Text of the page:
Residents set to lose critical physiotherapy treatment due to aged care job losses

Aged care physiotherapy

APA National President Scott Willis said despite the Government saying that older people will receive physiotherapy under its new residential aged care funding, it hasn’t addressed the issue and has repeatedly failed to explain both how and how much.

“The Government is well versed in the APA’s position and both APA National Gerontology Chair Joanna Tan and I have put it directly to them a number of times. We have asked the Government and the Department of Health for details of how older people will still receive physiotherapy care under their reforms, but we are still none the wiser.”

Mr Willis continued, “It is hard to believe that despite the Royal Commission’s findings that specific arrangements must be made to give older people access to physiotherapy, this hasn’t been accepted by the Government. Why not?”

Currently 63% of older people in residential aged care receive physiotherapy treatment to manage pain and most (53%) see their physiotherapist four times per week.

Mr Willis said that while the APA has always argued that the current system does not provide the best possible care, the new system is going backwards, as older people may lose their pain management under aged care reforms and not receive other therapy they require.

“The Government has said it will monitor the care provided and introduce regulation in the future if required, but the lack of clarity about funding for critical health care such as physiotherapy in the aged care sector is causing enormous uncertainty.”

“Waiting another two or more years to address the issues we are highlighting now, will only see the health of older people at risk and unfortunately physiotherapy jobs lost,” he said.

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  1. .
    “…introduce regulation in the future if required…” This is the critical phrase if I ever heard one and usually relies on the faulty memories of most people of what was said and what was promised for those in long term care facilities in Australia or frankly anywhere else in the world (with a few exceptions).

    One would think from reading this article that the pandemic that is still raging on had no effect whatsoever on those in charge of determining the worthwhile investment into older persons’ care. It is as if nothing had changed and I think that is the intent sometimes when politicians introduce new changes to existing programs and don’t provide the funding for the necessary services and programs that older persons depend on when in facilities that are not real homes.
    I am not sure what the percentage of older persons in LTC facilities compared to the percentage of older persons maintaining themselves in their homes is but in my province in Canada, we suffer from the vagueness of what is included in LTC facilities as physiotherapy and occupational therapy, or any other resources needed there. The vagueness and blinders that they put on to cover up the fact that little services and programs are offered to those who are “past their prime” an ageist term that still exists today in the 21 century as if we can not shake loose of “isms’ aimed to denigrate certain members of society in which we all live. It is a carry over from 50 years ago.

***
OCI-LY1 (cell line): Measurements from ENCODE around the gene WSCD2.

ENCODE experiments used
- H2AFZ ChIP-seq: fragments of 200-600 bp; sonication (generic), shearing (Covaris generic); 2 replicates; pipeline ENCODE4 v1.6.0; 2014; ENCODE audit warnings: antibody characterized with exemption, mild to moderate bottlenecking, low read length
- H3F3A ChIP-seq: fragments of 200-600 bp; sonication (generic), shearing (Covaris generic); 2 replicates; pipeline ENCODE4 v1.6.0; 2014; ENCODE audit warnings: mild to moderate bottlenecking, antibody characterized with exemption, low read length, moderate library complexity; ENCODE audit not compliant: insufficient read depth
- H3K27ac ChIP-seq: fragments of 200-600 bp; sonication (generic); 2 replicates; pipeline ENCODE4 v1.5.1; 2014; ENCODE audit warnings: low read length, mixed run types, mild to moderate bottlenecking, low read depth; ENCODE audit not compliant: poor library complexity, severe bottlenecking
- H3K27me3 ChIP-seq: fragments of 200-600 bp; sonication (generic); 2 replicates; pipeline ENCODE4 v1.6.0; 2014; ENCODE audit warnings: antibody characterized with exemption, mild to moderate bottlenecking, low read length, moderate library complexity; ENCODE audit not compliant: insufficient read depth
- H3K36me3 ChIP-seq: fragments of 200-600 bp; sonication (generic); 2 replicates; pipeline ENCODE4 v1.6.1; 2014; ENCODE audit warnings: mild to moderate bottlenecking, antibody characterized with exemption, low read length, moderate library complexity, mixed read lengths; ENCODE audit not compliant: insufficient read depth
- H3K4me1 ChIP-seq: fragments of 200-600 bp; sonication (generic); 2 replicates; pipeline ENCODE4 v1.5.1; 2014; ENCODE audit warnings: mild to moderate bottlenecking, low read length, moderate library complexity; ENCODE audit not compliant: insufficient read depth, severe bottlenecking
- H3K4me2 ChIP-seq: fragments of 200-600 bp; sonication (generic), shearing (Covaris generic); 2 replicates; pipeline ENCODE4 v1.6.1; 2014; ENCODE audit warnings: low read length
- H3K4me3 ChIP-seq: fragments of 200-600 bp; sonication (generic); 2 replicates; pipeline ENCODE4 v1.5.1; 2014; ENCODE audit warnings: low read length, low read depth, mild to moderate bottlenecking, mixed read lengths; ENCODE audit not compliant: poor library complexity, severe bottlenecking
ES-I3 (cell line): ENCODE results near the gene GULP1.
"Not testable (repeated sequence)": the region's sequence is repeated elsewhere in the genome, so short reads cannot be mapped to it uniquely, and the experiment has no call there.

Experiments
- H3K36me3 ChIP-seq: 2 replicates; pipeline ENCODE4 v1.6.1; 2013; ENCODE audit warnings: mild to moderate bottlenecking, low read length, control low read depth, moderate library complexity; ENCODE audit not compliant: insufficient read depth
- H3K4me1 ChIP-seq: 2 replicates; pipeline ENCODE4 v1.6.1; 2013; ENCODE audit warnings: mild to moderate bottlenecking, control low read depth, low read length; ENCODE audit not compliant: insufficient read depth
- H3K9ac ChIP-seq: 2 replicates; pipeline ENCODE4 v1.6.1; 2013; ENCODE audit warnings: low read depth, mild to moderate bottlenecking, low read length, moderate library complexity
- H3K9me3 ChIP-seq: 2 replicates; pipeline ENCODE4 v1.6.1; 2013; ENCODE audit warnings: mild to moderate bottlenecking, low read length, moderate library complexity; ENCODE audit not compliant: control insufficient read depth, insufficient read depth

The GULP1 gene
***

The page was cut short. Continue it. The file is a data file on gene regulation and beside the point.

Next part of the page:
In my province OTs (occupational therapists) are mandated to work in LTC facilities in order to likely not suffer lawsuits from families, more than to offer mobility aids to older persons there. That is the only therapist that is mandated to be there. The rest appear sometimes with a total of 4 hours a week to provide physiotherapy to residents in need but the amount of hours allocated (4) are spent 2 hours returning calls and 2 hours left to do ‘something for someone”.
    It is no wonder why residents returned to LTC facilities are not walked as the orthopedic surgeon who invested their skills and time to repair the person and expects the “prescribed exercise routine to be carried out. But most often those people are returned to a wheelchair instead for the rest of their stay – its easier and cheaper and few complain about it.
    Since seniors will be a large percentage of the population who votes one would think it is this current growing crop of seniors out to unite their voices together and frankly call out all governments who ignore the necessary care services and programs for inmates in LTC facilities – it is unlikely that the owners of thos facilities will do anything so it is up to us to do it.

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